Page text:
With The Play Store Android Becomes Part Of Chrome OS

Google Play Chrome OS IO AH 1

Chrome OS is getting some major changes soon, depending on how you look at it. Today during the Google I/O developer conference Google announced officially that the Play Store would be making its way to Chromebooks in the near future, with a first stop being Chrome OS 53 in the Dev Channel next month. With the Play Store coming to Chrome OS, Android is now essentially becoming a part of the Chrome OS platform.

To introduce the Play Store to Chrome OS, Google will be updating Chrome OS with new framework that weighs in at all of about a few hundred MB which means very low CPU and GPU overhead. This means that the framework won’t take up a whole lot of space, and that’s a good thing considering that most Chromebooks only come in 16GB or 32GB internal storage sizes. Due to these changes, Google notes that all Android apps will have the capability to install rather seamlessly to Chromebooks thanks to Chrome OS Sync, as all applications that are installed on an Android device will sync to Chromebooks with the Chrome Sync feature so long as the same Google account is tied to the Chromebook, meaning users will basically have to do next to nothing to get the applications they want onto their laptops. Having said that, there is alway the possibility that users will not want all apps on their Chromebook that are installed on their smartphones or tablets, so uninstall will always be an option, and it should be possible to only install the apps that you want. It’s also likely that it can be set to install apps automatically through Chrome Sync if you don’t want to pick and choose.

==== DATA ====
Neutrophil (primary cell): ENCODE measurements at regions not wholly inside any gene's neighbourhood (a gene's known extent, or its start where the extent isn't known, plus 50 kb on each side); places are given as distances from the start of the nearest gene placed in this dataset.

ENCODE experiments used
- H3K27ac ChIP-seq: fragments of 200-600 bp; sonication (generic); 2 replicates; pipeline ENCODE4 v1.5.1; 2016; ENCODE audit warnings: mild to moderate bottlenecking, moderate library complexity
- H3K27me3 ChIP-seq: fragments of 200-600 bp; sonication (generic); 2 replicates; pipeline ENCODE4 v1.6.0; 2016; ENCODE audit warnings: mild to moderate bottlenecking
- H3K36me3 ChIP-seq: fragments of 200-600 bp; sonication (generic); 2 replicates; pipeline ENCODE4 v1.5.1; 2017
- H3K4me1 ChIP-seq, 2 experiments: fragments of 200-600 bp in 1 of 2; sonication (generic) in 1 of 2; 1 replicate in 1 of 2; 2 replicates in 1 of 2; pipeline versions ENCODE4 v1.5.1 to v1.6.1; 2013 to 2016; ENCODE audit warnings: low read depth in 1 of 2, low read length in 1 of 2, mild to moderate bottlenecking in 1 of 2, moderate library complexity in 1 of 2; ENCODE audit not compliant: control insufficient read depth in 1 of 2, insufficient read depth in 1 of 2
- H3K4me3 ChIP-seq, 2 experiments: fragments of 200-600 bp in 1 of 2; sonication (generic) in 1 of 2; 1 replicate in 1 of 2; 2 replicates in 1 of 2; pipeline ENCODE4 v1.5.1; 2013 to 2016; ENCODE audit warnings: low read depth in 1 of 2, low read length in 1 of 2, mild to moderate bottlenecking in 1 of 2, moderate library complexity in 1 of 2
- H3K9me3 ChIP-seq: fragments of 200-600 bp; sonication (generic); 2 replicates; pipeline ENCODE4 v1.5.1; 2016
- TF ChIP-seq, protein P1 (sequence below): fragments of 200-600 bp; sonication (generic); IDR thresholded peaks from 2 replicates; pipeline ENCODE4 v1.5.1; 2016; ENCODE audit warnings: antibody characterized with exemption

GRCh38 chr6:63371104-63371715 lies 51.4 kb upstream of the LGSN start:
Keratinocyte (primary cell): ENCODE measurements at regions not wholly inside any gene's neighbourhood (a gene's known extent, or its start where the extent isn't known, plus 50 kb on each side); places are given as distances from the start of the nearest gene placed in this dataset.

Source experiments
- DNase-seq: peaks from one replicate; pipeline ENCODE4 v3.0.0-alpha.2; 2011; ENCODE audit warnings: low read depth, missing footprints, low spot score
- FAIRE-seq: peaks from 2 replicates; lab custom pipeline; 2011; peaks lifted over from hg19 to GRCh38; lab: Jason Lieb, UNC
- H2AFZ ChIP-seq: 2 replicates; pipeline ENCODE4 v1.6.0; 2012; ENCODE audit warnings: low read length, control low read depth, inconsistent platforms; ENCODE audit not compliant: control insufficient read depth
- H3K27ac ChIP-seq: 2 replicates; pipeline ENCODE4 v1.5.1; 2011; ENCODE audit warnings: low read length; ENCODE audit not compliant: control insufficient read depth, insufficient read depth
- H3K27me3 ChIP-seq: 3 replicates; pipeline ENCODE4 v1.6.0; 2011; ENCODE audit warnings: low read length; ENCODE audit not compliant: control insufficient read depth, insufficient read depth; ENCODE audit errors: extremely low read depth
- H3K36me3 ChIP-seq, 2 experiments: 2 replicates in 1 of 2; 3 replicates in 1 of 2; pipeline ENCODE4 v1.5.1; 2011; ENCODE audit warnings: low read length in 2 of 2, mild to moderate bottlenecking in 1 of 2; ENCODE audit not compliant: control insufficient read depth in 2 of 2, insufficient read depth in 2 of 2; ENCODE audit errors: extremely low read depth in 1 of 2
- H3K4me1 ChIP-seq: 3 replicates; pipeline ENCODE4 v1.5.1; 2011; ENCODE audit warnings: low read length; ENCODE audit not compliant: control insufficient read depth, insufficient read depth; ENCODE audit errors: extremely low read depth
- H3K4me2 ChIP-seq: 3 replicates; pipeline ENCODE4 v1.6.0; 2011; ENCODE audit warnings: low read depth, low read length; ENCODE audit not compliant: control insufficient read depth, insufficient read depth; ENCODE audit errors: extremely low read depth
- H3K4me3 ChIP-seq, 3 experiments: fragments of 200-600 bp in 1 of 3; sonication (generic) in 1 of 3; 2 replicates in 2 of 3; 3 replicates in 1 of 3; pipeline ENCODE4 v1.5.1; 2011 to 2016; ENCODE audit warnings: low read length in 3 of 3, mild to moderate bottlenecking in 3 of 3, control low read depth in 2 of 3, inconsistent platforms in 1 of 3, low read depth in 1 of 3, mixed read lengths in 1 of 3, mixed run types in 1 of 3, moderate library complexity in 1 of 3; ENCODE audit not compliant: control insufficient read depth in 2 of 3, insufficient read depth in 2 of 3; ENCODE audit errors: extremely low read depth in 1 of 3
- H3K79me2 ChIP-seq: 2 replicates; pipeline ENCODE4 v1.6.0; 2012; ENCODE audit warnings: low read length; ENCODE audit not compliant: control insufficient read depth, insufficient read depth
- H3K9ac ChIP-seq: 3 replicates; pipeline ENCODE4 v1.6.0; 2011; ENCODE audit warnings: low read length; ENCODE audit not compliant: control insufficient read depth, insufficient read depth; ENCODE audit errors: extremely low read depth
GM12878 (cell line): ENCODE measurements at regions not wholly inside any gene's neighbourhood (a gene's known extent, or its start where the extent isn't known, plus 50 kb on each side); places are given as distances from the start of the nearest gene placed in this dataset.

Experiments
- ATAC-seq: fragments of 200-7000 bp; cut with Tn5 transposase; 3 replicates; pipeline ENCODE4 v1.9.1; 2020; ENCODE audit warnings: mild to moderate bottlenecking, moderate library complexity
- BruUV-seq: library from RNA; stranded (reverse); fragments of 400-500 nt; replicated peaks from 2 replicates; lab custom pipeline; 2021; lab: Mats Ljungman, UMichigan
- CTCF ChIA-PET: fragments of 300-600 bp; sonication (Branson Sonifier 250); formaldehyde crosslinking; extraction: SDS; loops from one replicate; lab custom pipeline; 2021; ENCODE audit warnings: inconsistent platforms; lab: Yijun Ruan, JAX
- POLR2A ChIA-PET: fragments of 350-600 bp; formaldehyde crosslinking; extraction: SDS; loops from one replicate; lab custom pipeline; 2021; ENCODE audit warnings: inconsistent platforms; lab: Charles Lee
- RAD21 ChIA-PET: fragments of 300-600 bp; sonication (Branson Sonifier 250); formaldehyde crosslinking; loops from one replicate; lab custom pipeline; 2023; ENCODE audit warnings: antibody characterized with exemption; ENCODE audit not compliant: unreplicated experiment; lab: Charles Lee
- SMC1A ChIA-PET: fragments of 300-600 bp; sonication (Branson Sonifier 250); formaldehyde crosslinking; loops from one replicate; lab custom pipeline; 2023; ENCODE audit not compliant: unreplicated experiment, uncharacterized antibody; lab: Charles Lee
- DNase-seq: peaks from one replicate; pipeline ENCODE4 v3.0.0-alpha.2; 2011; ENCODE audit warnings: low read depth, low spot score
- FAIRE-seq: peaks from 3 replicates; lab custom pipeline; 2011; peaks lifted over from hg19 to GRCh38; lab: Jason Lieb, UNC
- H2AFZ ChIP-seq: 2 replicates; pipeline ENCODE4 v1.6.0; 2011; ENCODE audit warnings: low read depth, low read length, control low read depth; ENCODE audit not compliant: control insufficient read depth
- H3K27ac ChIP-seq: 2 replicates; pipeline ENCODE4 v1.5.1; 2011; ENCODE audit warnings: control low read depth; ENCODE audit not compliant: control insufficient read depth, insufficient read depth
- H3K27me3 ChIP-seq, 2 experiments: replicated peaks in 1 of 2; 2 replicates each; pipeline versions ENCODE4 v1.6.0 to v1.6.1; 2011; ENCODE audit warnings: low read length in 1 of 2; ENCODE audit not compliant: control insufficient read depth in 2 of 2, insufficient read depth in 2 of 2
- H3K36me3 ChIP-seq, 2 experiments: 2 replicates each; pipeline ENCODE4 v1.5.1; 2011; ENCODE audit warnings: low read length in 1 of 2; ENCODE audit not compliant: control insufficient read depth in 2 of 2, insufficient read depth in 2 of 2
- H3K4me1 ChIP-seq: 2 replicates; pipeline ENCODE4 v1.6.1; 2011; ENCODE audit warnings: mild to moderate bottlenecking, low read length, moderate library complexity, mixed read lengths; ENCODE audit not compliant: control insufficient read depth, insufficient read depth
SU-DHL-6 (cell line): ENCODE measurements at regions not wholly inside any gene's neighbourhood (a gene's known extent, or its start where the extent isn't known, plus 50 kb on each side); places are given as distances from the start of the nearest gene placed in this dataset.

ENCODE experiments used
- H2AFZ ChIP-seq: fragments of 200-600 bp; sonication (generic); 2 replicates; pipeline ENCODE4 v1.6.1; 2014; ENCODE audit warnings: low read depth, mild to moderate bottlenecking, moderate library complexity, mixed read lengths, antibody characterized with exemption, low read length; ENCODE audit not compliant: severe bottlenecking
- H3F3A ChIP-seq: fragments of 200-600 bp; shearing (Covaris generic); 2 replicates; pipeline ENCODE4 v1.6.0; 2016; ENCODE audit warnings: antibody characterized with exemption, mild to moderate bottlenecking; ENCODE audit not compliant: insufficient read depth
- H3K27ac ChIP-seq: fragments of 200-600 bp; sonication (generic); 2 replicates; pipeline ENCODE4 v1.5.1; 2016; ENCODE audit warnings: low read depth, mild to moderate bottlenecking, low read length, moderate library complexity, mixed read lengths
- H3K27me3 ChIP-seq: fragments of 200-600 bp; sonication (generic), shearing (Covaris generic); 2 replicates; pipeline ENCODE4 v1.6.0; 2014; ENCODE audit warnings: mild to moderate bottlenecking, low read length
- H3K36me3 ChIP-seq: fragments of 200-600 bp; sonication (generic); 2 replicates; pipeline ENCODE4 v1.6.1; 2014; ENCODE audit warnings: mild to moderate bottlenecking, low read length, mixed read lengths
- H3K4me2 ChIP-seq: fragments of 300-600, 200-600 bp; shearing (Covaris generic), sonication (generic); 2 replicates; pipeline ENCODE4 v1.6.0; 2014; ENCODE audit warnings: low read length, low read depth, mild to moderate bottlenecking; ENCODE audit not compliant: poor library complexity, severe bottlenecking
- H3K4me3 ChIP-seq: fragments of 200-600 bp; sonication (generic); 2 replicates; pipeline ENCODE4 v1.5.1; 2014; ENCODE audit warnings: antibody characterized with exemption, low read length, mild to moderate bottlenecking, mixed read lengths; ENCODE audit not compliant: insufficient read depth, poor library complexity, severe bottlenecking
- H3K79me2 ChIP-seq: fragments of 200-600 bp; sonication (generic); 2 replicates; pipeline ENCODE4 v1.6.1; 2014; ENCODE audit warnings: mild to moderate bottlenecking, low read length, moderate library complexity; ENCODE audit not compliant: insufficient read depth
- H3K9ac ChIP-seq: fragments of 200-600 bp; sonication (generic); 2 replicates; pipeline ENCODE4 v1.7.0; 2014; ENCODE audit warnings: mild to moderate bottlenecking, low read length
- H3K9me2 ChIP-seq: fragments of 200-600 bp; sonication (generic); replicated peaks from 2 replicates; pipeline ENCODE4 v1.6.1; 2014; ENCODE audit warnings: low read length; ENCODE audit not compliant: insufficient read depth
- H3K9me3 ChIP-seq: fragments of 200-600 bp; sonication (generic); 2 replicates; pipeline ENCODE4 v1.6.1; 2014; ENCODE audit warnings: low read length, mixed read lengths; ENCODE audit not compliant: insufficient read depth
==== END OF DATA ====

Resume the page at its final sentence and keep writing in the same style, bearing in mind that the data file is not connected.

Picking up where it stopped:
Google states that the backup and restore APIs will function completely on Chrome OS as well, so once the apps are installed it’ll be easy to restore any information that may not automatically be there. Android apps are also installed via the system and not the profile, and the HAL (hardware extraction layer) has been moved into Chrome OS, which, Google states has made it possible to clean up the HAL for Android devices, and this could lead to more integration between Android and Chrome OS in the future for things like faster Android updates and more. For businesses and schools, the Play Store is also optional, so there is no requirement to have it be part of the Chromebook experience, although if they do choose to enable it they’ll be able to control the content that can be installed on devices. With that kind of management, businesses won’t need to worry as much about security and schools can prevent certain apps from being installed that may distract from learning. For serious Chromebook users, and for businesses, or education systems that are using the Chromebooks for Work and Chromebooks for education platforms, there’s a lot to look forward to.